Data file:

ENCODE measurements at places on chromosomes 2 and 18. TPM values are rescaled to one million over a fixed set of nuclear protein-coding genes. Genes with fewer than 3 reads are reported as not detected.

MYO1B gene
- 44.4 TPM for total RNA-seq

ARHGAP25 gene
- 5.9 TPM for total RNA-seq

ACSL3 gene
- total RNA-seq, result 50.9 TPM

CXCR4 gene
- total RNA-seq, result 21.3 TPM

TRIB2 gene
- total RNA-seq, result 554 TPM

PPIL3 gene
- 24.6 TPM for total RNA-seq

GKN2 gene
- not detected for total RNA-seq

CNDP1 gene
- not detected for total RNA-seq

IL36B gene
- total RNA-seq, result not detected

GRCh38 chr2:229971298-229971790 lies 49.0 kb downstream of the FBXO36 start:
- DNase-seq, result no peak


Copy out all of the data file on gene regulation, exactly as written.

ENCODE measurements at places on chromosomes 2 and 18. TPM values are rescaled to one million over a fixed set of nuclear protein-coding genes. Genes with fewer than 3 reads are reported as not detected.

MYO1B gene
- 44.4 TPM for total RNA-seq

ARHGAP25 gene
- 5.9 TPM for total RNA-seq

ACSL3 gene
- total RNA-seq, result 50.9 TPM

CXCR4 gene
- total RNA-seq, result 21.3 TPM

TRIB2 gene
- total RNA-seq, result 554 TPM

PPIL3 gene
- 24.6 TPM for total RNA-seq

GKN2 gene
- not detected for total RNA-seq

CNDP1 gene
- not detected for total RNA-seq

IL36B gene
- total RNA-seq, result not detected

GRCh38 chr2:229971298-229971790 lies 49.0 kb downstream of the FBXO36 start:
- DNase-seq, result no peak